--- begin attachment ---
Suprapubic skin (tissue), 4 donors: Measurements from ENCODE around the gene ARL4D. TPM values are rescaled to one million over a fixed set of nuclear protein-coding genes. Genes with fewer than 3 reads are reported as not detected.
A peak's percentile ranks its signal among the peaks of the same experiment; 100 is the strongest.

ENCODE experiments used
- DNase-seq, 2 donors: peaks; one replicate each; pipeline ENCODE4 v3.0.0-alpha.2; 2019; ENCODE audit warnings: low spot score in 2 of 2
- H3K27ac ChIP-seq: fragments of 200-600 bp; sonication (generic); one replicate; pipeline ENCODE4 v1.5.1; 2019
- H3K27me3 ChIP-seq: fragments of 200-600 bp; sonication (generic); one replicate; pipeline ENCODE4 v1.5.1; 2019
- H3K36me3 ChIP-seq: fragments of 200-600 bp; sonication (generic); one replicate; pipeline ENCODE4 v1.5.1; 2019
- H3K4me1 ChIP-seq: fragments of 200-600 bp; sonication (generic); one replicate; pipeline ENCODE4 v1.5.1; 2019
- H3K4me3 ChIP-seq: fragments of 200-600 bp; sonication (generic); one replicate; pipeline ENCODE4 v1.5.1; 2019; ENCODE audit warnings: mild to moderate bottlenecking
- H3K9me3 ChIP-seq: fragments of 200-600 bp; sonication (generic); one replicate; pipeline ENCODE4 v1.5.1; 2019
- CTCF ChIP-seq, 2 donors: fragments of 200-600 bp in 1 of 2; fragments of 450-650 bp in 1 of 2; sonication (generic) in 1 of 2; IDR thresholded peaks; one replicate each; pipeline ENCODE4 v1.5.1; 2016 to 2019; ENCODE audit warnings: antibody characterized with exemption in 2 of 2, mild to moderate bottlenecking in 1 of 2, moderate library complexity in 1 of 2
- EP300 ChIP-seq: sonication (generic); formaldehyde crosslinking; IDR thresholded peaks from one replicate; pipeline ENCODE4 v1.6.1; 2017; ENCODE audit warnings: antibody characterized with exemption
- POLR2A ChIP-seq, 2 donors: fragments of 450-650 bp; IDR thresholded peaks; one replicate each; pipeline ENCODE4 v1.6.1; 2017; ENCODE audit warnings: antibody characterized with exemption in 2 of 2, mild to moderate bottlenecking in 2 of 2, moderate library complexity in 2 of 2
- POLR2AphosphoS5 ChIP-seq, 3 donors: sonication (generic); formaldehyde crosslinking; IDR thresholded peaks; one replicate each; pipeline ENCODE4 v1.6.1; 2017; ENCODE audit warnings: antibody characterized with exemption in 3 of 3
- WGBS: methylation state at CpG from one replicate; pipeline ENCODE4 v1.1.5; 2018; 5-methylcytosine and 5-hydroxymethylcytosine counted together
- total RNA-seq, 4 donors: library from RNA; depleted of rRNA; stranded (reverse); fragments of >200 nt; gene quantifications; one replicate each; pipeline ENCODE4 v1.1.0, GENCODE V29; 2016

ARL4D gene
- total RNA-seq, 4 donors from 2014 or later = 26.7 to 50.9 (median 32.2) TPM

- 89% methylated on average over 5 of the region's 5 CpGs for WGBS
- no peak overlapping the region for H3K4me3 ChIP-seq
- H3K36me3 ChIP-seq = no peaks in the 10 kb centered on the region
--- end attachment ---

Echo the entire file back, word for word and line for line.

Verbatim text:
Suprapubic skin (tissue), 4 donors: Measurements from ENCODE around the gene ARL4D. TPM values are rescaled to one million over a fixed set of nuclear protein-coding genes. Genes with fewer than 3 reads are reported as not detected.
A peak's percentile ranks its signal among the peaks of the same experiment; 100 is the strongest.

ENCODE experiments used
- DNase-seq, 2 donors: peaks; one replicate each; pipeline ENCODE4 v3.0.0-alpha.2; 2019; ENCODE audit warnings: low spot score in 2 of 2
- H3K27ac ChIP-seq: fragments of 200-600 bp; sonication (generic); one replicate; pipeline ENCODE4 v1.5.1; 2019
- H3K27me3 ChIP-seq: fragments of 200-600 bp; sonication (generic); one replicate; pipeline ENCODE4 v1.5.1; 2019
- H3K36me3 ChIP-seq: fragments of 200-600 bp; sonication (generic); one replicate; pipeline ENCODE4 v1.5.1; 2019
- H3K4me1 ChIP-seq: fragments of 200-600 bp; sonication (generic); one replicate; pipeline ENCODE4 v1.5.1; 2019
- H3K4me3 ChIP-seq: fragments of 200-600 bp; sonication (generic); one replicate; pipeline ENCODE4 v1.5.1; 2019; ENCODE audit warnings: mild to moderate bottlenecking
- H3K9me3 ChIP-seq: fragments of 200-600 bp; sonication (generic); one replicate; pipeline ENCODE4 v1.5.1; 2019
- CTCF ChIP-seq, 2 donors: fragments of 200-600 bp in 1 of 2; fragments of 450-650 bp in 1 of 2; sonication (generic) in 1 of 2; IDR thresholded peaks; one replicate each; pipeline ENCODE4 v1.5.1; 2016 to 2019; ENCODE audit warnings: antibody characterized with exemption in 2 of 2, mild to moderate bottlenecking in 1 of 2, moderate library complexity in 1 of 2
- EP300 ChIP-seq: sonication (generic); formaldehyde crosslinking; IDR thresholded peaks from one replicate; pipeline ENCODE4 v1.6.1; 2017; ENCODE audit warnings: antibody characterized with exemption
- POLR2A ChIP-seq, 2 donors: fragments of 450-650 bp; IDR thresholded peaks; one replicate each; pipeline ENCODE4 v1.6.1; 2017; ENCODE audit warnings: antibody characterized with exemption in 2 of 2, mild to moderate bottlenecking in 2 of 2, moderate library complexity in 2 of 2
- POLR2AphosphoS5 ChIP-seq, 3 donors: sonication (generic); formaldehyde crosslinking; IDR thresholded peaks; one replicate each; pipeline ENCODE4 v1.6.1; 2017; ENCODE audit warnings: antibody characterized with exemption in 3 of 3
- WGBS: methylation state at CpG from one replicate; pipeline ENCODE4 v1.1.5; 2018; 5-methylcytosine and 5-hydroxymethylcytosine counted together
- total RNA-seq, 4 donors: library from RNA; depleted of rRNA; stranded (reverse); fragments of >200 nt; gene quantifications; one replicate each; pipeline ENCODE4 v1.1.0, GENCODE V29; 2016

ARL4D gene
- total RNA-seq, 4 donors from 2014 or later = 26.7 to 50.9 (median 32.2) TPM

- 89% methylated on average over 5 of the region's 5 CpGs for WGBS
- no peak overlapping the region for H3K4me3 ChIP-seq
- H3K36me3 ChIP-seq = no peaks in the 10 kb centered on the region